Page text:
I'm sure this will be controversial in some quarters, but the memory model synchronization modes may still be confusing, so here's a quick and dirty run down of how all these things interact and would be used in day to day programming.
The normal case one thinks of is when there is a system wide lock, and when the lock is acquired, you expect everything which occurred before the lock to be completed. ie
- process 1 - - process 2 - otherglob = 2; wait (atomic_lock() == 1); global = 10; print (global); set atomic_lock(1);
you expect 'global' in process 2 to always be 10. You are in effect using the lock as a data-is-ready flag for global.
In order for that to happen in a consistent manner, there is more involved than simply waiting for the lock to be available. If process 1 and 2 are running on different machines, process 1 will have to flush its cache all the way to memory, and process 2 will have to wait for that flush to complete and be visible before it can proceed with allowing the proper value of global to be loaded. Otherwise the results will not be as expected.
Thats the synchronization model which maps to the default or sequentially consistent C++ model. The cache flushing and whatever else is required is built into the library routines for performing atomic loads and stores. There is no mechanism to specify that this lock is for the value of 'global', so the standard defines it such that it applies to all shared memory before the atomic lock operation. So adding
- process3 - wait (atomic_lock() == 1); print (otherglob);
will also provide the expected results. This memory model will always involve some form of synchronization instructions, and potentially waiting on other hardware to complete. It keeps all shared memory accessed synchronized at atomic points, so the programmer should always see the "expected" result without knowing much more about multi-threaded design. This mode would be used by novices, for debugging threaded code, or in a complex system that may be hard to fully understand
The sequential mode has the possibility of being VERY slow if you have a widely distributed system. Thats where the release/acquire model comes in. Proper utilization of it can remove many of the waits present in the sequential model since different processes don't have to wait for all cache flushes, just ones directly related (ie, the thread which set the atomic variable syncronizes with just the thread that performs the read.) You should see the behaviour you expect in a specific thread, but you can't depend on the same ordering being seen in another thread. Often this doesn't matter, so this model is provided to allow code to run more efficiently, but it does require a better understanding of the subtleties of multi-processor side effects in the code you write. This would be used by developers who are more expereienced in multi-threaded coding.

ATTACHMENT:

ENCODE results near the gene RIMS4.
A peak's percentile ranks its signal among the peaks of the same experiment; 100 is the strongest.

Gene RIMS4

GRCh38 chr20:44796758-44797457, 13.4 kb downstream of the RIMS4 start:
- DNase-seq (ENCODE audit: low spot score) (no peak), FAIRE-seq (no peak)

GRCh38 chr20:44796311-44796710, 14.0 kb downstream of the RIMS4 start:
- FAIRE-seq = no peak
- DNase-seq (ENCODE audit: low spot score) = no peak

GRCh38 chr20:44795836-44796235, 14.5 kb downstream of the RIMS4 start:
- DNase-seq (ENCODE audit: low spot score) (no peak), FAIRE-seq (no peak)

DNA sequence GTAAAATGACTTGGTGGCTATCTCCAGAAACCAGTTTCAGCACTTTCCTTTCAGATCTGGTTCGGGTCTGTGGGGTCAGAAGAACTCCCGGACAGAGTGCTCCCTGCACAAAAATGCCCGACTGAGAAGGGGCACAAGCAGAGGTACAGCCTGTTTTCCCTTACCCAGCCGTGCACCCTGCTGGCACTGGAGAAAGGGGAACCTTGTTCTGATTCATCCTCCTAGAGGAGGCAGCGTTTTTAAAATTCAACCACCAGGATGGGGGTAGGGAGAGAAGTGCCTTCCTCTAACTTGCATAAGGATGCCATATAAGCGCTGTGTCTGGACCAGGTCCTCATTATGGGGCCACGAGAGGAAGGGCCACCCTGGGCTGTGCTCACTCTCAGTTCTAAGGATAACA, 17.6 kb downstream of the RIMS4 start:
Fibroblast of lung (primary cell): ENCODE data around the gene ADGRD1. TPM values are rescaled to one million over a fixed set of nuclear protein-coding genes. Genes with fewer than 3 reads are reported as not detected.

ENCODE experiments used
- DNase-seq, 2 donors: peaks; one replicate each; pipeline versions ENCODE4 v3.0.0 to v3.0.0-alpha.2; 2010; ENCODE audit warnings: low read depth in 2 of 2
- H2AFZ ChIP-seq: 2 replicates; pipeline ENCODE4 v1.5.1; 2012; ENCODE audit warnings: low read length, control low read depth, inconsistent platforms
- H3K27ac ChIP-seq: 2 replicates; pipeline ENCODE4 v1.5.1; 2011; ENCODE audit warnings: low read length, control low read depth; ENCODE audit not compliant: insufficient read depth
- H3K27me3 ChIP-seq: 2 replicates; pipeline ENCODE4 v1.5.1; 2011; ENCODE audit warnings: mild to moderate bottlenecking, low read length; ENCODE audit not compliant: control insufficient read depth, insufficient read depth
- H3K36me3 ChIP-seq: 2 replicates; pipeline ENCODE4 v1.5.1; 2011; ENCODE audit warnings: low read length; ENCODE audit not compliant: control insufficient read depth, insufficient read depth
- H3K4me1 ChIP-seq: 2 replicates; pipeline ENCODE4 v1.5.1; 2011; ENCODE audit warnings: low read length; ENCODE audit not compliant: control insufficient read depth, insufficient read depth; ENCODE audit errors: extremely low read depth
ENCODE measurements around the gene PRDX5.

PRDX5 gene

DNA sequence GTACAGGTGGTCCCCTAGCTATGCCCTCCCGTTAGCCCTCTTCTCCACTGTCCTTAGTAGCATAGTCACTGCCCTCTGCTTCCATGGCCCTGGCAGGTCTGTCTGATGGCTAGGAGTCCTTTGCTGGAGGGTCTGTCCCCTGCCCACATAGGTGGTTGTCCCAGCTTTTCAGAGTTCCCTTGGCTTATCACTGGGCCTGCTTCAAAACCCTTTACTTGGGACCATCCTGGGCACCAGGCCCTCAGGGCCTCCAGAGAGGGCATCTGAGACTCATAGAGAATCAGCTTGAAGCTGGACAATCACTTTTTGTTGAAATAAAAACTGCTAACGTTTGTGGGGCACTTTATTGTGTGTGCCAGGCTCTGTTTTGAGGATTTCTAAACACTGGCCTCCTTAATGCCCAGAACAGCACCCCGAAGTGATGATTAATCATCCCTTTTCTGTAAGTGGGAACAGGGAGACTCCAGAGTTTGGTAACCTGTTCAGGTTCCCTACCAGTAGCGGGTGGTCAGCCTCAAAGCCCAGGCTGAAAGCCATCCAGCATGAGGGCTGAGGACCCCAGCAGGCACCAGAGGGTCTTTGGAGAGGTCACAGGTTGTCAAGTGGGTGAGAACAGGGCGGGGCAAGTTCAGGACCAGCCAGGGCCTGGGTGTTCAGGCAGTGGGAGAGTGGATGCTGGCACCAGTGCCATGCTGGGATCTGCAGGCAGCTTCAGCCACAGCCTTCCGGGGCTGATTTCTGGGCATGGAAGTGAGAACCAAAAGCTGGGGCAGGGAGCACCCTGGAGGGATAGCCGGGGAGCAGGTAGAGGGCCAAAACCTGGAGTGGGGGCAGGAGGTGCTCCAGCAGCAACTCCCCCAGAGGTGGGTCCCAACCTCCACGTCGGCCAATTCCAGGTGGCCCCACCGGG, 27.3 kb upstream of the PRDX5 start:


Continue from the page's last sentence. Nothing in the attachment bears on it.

The consume model refinement will be treated the same as release/acquire. The only real difference as far as the compiler is concerned is the actual code which is emitted for synchronization may be less. The optimizers will treat it identical to an acquire .
On the other hand, if you are using an atomic variable simply as a value and don't care about the synchronization aspects (ie, you just want to always see a valid value for the variable), then that maps to the relaxed mode. There may be some academic babble about certain provisions, but this is effectively what it boils down to. The relaxed mode is what you use when you don't care about all that memory flushing and just want to see the values of the atomic itself. This is the fastest model, but make sure you don't depend on the values of other shared variables in other threads. This is also what you get when you use the basic atomic STORE and LOAD macros in C.
The Compiler Flags
The -fmemory-model optimization flags are orthogonal to all this, even though it uses the term memory-model. When a program is written for multi-processing the programmer usually attempts to write it such that there are no data races, otherwise there may be inconsistencies during execution. The flags are used to guarantee the compiler not to introduce various types of data races through transformations.
If you are writing a multithreaded program, you will normally want the -fmemory-model=C++0x option.
If you are utilizing additional data race detection tools, or are unsure of side effects, take the -fmemory-model=safe option.
If you never intend to use more than a single thread, take the -fmemory-model=single option.